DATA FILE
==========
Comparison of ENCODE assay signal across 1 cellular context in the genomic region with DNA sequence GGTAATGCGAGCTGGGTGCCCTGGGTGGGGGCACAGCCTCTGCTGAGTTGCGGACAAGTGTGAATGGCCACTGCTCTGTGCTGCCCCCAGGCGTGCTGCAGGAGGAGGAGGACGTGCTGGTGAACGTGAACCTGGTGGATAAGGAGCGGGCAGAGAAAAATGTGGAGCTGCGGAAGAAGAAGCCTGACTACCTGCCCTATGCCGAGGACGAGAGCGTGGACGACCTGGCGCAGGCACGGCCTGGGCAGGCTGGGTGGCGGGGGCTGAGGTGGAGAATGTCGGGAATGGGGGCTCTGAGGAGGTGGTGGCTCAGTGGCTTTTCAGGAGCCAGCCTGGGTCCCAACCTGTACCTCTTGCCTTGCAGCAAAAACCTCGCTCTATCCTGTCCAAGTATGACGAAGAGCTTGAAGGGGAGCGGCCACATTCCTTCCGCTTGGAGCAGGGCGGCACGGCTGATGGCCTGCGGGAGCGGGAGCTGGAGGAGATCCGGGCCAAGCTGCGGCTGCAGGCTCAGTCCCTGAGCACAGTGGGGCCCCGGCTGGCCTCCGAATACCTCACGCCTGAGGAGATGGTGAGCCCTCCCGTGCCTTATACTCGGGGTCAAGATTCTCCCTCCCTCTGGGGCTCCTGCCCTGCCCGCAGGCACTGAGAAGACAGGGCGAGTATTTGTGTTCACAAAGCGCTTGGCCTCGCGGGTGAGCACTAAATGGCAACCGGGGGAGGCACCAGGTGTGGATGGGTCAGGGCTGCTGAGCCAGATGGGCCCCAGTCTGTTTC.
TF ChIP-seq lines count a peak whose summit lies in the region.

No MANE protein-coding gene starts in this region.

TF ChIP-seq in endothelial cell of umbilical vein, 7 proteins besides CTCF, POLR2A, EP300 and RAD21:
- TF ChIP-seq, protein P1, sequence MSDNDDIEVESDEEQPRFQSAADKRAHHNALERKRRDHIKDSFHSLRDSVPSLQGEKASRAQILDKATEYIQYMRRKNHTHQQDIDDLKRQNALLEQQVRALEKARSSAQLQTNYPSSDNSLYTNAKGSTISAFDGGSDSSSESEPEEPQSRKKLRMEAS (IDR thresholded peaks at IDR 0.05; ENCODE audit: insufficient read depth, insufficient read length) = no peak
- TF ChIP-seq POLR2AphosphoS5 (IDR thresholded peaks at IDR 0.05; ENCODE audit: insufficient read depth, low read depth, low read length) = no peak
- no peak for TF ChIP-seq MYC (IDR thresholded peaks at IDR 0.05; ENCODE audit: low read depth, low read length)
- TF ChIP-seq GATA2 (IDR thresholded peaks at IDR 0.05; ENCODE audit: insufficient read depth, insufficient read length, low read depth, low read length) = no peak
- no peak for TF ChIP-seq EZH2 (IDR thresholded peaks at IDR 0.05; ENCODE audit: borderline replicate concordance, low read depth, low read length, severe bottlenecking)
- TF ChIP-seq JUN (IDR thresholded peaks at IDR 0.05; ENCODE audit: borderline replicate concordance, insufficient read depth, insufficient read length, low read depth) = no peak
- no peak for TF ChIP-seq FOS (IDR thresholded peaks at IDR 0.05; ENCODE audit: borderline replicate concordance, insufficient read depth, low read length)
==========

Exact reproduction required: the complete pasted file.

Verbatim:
Comparison of ENCODE assay signal across 1 cellular context in the genomic region with DNA sequence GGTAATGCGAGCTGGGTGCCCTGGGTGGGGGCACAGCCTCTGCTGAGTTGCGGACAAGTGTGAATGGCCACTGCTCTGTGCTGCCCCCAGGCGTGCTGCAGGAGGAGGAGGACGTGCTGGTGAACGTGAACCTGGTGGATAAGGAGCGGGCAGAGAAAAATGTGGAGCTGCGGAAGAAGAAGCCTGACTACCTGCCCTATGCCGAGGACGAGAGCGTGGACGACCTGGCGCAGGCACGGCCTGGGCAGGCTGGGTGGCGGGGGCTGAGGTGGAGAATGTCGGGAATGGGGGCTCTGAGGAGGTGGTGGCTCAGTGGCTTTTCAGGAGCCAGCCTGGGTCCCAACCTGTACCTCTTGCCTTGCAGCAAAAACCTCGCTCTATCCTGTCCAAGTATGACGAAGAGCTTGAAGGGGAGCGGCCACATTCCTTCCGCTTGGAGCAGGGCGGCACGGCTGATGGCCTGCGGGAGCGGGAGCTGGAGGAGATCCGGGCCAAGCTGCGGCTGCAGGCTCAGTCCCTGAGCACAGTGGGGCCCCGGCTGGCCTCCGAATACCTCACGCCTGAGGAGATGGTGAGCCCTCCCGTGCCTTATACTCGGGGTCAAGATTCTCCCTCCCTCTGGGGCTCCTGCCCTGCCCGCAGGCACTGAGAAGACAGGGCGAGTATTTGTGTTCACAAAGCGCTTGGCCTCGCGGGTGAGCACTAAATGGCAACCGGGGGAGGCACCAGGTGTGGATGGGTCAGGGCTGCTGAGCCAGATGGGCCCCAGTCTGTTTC.
TF ChIP-seq lines count a peak whose summit lies in the region.

No MANE protein-coding gene starts in this region.

TF ChIP-seq in endothelial cell of umbilical vein, 7 proteins besides CTCF, POLR2A, EP300 and RAD21:
- TF ChIP-seq, protein P1, sequence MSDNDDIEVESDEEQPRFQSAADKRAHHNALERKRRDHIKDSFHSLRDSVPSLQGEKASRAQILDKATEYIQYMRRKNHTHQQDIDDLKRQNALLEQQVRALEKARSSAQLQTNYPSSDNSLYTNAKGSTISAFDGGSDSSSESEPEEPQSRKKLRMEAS (IDR thresholded peaks at IDR 0.05; ENCODE audit: insufficient read depth, insufficient read length) = no peak
- TF ChIP-seq POLR2AphosphoS5 (IDR thresholded peaks at IDR 0.05; ENCODE audit: insufficient read depth, low read depth, low read length) = no peak
- no peak for TF ChIP-seq MYC (IDR thresholded peaks at IDR 0.05; ENCODE audit: low read depth, low read length)
- TF ChIP-seq GATA2 (IDR thresholded peaks at IDR 0.05; ENCODE audit: insufficient read depth, insufficient read length, low read depth, low read length) = no peak
- no peak for TF ChIP-seq EZH2 (IDR thresholded peaks at IDR 0.05; ENCODE audit: borderline replicate concordance, low read depth, low read length, severe bottlenecking)
- TF ChIP-seq JUN (IDR thresholded peaks at IDR 0.05; ENCODE audit: borderline replicate concordance, insufficient read depth, insufficient read length, low read depth) = no peak
- no peak for TF ChIP-seq FOS (IDR thresholded peaks at IDR 0.05; ENCODE audit: borderline replicate concordance, insufficient read depth, low read length)